So, if the photons have mass and they exhibit the attractive field equivalent to gravity, we may ask for example, which speed the gravity interaction must be for being able to hold together the photons, who are allegedly moving with speed of light


If they had mass, they would not travel at the speed 'c', you can't have it both ways.
Fleetfoot
5 / 5 (3) Oct 05, 2013
Of course, the speed of gravity force between photons must be faster than the speed of these photons, or it couldn't manifest itself.


Apparently you aren't aware that individual photons don't interact gravitationally.

Which brings a two possible solutions, which are both equally correct in AWT: if the photons do propagate with speed of light, then the speed of gravity must be superluminal.


Nope, photons follow the curvature of spacetime which is already in place due to whatever stress-energy (usually mass) is present. It is only changes in the curvature that propagate at c.

And/or the speed of gravity remains luminal, as the classical general relativity considers - but after then the photons itself cannot propagate by speed of light, but with slower speed. You can make a choice by now...;-)


Both your options are wrong.
HenisDov
1 / 5 (8) Oct 05, 2013
A.
Three old guys :
First one "Windy, isn't it?"
Second "No, it's Thursday!"
Third "So am I. Let's go get a beer."
B.
Aisle seat bus passenger to his window seat neighbor:
"Why are you tearing your newspaper and throwing the shreds outside?"
"To drive away attacking elephants."
"But there aren't any elephants out there!"
"See?!, it works OK!"…

Dov Henis
HenisDov
1 / 5 (8) Oct 05, 2013
A.
Three old guys :
First one "Windy, isn't it?"
Second "No, it's Thursday!"
Third "So am I. Let's go get a beer."
B.
Aisle seat bus passenger to his window seat neighbor:
"Why are you tearing your newspaper and throwing the shreds outside?"
"To drive away attacking elephants."
"But there aren't any elephants out there!"
"See?!, it works OK!"…

Dov Henis
Fleetfoot
5 / 5 (1) Oct 06, 2013
Simplicio: These spectra have the same shape

https://en.wikipe...body.svg

https://en.wikipe...trum.svg

Salviati: No they don't.

What does Sagredo think?
Fleetfoot
5 / 5 (3) Oct 06, 2013
There is no "if" involved, the spectrum of the motion itself is brown noise regardless of how it is observed
The AWT is strictly based on observational perspective.


No, as you said yourself, it is nothing more than your personal opinion, pure intuition with no scientific basis.

If the Brownian motion is observed with waves, which are much faster than this motion, then indeed the spectrum of Brown noise is good for its description. But if the Brownian motion is observed with slower waves, then indeed its spectrum will be different.


No, the spectrum will be identical, but we are talking about the spectrum of the motion itself, not some secondary observation. You don't seem to understand the difference.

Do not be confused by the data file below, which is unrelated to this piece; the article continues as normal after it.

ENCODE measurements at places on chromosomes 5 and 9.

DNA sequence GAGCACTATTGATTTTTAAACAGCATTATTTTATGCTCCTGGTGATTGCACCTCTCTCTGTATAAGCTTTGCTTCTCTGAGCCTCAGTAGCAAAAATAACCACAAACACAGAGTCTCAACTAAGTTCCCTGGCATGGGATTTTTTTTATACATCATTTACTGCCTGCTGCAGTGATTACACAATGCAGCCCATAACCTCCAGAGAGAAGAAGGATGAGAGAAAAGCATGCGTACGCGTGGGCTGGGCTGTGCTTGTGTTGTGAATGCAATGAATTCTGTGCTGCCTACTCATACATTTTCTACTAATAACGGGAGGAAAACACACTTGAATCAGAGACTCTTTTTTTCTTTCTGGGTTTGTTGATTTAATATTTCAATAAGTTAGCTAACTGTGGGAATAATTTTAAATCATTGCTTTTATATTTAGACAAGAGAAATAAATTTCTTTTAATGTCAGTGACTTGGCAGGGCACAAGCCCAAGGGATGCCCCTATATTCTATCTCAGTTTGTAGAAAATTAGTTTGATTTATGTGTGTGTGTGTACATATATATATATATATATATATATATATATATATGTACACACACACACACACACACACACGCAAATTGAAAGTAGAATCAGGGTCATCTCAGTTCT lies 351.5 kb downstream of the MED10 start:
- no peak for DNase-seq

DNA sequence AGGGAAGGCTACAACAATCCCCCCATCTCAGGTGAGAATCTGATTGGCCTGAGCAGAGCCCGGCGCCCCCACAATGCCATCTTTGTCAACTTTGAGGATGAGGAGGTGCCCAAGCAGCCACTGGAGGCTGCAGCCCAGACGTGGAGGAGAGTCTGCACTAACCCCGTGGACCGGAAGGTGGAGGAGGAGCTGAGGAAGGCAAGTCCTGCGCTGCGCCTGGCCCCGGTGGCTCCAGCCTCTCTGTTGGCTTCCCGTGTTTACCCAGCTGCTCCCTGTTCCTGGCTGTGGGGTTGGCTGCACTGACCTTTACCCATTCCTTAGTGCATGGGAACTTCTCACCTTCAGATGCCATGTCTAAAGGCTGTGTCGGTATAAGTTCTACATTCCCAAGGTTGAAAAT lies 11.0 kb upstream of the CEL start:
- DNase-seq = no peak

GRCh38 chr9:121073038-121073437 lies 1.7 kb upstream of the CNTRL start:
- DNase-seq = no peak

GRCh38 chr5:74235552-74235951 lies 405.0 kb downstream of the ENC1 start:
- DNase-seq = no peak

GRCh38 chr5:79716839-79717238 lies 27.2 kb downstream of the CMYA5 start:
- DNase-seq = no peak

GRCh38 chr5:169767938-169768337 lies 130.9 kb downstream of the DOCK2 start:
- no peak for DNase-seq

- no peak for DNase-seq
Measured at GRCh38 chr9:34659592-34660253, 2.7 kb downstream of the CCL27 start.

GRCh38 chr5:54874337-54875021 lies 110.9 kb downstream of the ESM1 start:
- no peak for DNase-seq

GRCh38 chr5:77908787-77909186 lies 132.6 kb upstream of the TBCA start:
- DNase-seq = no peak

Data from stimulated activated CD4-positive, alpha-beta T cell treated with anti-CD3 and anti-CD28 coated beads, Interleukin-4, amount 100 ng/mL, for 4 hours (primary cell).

Just face it - the AWT has no room dedicated for blind ideology.


As you said yourself a few posts back, AWT means nothing more than your opinion so it is nothing more than your own "blind ideology".
Fleetfoot
5 / 5 (2) Oct 06, 2013
..it is nothing more than your personal opinion, pure intuition with no scientific basis..
AWT is based on dense aether model of Oliver Lodge,


Lodge's model of the aether was nothing more than a model for the propagation of light and was not a theory. You make random statements about lots of topics which have nothing to do with anything of Lodge's speculation and cannot be derived from it.

but we are talking about the spectrum of the motion itself, not some secondary observation
Who is "we"?


You said "CMBR noise is an analogy of the Brownian noise", I pointed out that it is not, the spectra are completely different. That makes "we".

I'm talking about experimental observations only


The observed spectra are completely different, they are not analogous.

AWT means nothing more than your opinion
The validity of theories ..


You have no theory, as you said yourself: " 'In AWT' just means 'by the way of thinking' ", i.e. your opinion.
Q-Star
3 / 5 (6) Oct 07, 2013
Of course, the mainstream scientists still don't realize the connection of CMBR noise to the gravitational waves,


They don't realize it as no one realizes it. It is impossible to realize a thing that doesn't exist.

If you would compensate/eliminate this smog and if you would integrate the intensity of the residual noise, you will get the fully fledged gravitational wave detector.


Detectors are frequency dependent. Gravitational waves would not be in the microwave region.

Which is why I'm fighting with expanding universe model for example, because this model doesn't fit the AWT logics.


The AWT logics=nothing more than a porridge of illogical mutterings.

It's not just my "opinion",


That part ya got right, it's not just your "opinion", it's your obsession/compulsion/delusion. The DAMN (dense aether model nonsense) are nothing more than the gobbledygook of a schizoid mind.

Down vote me twice now. Both the Franklins & Teech2. There is no AWT or DAMN.

More news stories

When things get glassy, molecules go fractal

Colorful church windows, beads on a necklace and many of our favorite plastics share something in common—they all belong to a state of matter known as glasses. School children learn the difference between ...

FCC to propose pay-for-priority Internet standards

The Federal Communications Commission is set to propose new open Internet rules that would allow content companies to pay for faster delivery over the so-called "last mile" connection to people's homes.

SK Hynix posts Q1 surge in net profit

South Korea's SK Hynix Inc said Thursday its first-quarter net profit surged nearly 350 percent from the previous year on a spike in sales of PC memory chips.